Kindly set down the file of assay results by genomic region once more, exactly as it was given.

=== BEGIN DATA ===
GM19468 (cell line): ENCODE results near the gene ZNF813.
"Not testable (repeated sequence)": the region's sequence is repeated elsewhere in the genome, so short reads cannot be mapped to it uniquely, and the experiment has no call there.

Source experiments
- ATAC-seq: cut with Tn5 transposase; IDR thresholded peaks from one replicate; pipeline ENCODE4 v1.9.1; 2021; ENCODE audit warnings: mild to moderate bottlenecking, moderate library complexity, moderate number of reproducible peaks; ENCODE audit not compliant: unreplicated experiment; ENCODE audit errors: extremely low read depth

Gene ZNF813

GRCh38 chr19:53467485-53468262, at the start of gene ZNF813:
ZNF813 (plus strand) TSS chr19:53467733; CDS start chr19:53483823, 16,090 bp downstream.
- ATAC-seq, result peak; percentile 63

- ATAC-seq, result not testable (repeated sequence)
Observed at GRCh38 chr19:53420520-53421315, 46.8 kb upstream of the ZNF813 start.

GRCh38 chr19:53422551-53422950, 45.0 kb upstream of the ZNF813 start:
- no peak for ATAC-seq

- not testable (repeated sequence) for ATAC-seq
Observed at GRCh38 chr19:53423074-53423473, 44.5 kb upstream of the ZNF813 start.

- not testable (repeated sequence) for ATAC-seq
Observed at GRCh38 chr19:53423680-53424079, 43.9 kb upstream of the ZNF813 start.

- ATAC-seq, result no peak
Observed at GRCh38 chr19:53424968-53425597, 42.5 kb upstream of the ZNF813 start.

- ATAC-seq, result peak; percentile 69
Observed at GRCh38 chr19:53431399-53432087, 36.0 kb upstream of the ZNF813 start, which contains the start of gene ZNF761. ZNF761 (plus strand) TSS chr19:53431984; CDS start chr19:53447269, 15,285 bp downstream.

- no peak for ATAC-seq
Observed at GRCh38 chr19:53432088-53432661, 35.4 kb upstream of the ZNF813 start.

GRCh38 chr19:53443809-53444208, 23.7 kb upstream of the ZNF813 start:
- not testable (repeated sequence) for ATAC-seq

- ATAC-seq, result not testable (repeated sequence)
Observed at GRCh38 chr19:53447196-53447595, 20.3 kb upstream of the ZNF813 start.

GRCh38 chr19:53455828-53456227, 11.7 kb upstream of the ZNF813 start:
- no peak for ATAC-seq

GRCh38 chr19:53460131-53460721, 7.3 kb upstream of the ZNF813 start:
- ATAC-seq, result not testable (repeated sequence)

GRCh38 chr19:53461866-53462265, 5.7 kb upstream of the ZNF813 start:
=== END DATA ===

GM19468 (cell line): ENCODE results near the gene ZNF813.
"Not testable (repeated sequence)": the region's sequence is repeated elsewhere in the genome, so short reads cannot be mapped to it uniquely, and the experiment has no call there.

Source experiments
- ATAC-seq: cut with Tn5 transposase; IDR thresholded peaks from one replicate; pipeline ENCODE4 v1.9.1; 2021; ENCODE audit warnings: mild to moderate bottlenecking, moderate library complexity, moderate number of reproducible peaks; ENCODE audit not compliant: unreplicated experiment; ENCODE audit errors: extremely low read depth

Gene ZNF813

GRCh38 chr19:53467485-53468262, at the start of gene ZNF813:
ZNF813 (plus strand) TSS chr19:53467733; CDS start chr19:53483823, 16,090 bp downstream.
- ATAC-seq, result peak; percentile 63

- ATAC-seq, result not testable (repeated sequence)
Observed at GRCh38 chr19:53420520-53421315, 46.8 kb upstream of the ZNF813 start.

GRCh38 chr19:53422551-53422950, 45.0 kb upstream of the ZNF813 start:
- no peak for ATAC-seq

- not testable (repeated sequence) for ATAC-seq
Observed at GRCh38 chr19:53423074-53423473, 44.5 kb upstream of the ZNF813 start.

- not testable (repeated sequence) for ATAC-seq
Observed at GRCh38 chr19:53423680-53424079, 43.9 kb upstream of the ZNF813 start.

- ATAC-seq, result no peak
Observed at GRCh38 chr19:53424968-53425597, 42.5 kb upstream of the ZNF813 start.

- ATAC-seq, result peak; percentile 69
Observed at GRCh38 chr19:53431399-53432087, 36.0 kb upstream of the ZNF813 start, which contains the start of gene ZNF761. ZNF761 (plus strand) TSS chr19:53431984; CDS start chr19:53447269, 15,285 bp downstream.

- no peak for ATAC-seq
Observed at GRCh38 chr19:53432088-53432661, 35.4 kb upstream of the ZNF813 start.

GRCh38 chr19:53443809-53444208, 23.7 kb upstream of the ZNF813 start:
- not testable (repeated sequence) for ATAC-seq

- ATAC-seq, result not testable (repeated sequence)
Observed at GRCh38 chr19:53447196-53447595, 20.3 kb upstream of the ZNF813 start.

GRCh38 chr19:53455828-53456227, 11.7 kb upstream of the ZNF813 start:
- no peak for ATAC-seq

GRCh38 chr19:53460131-53460721, 7.3 kb upstream of the ZNF813 start:
- ATAC-seq, result not testable (repeated sequence)

GRCh38 chr19:53461866-53462265, 5.7 kb upstream of the ZNF813 start: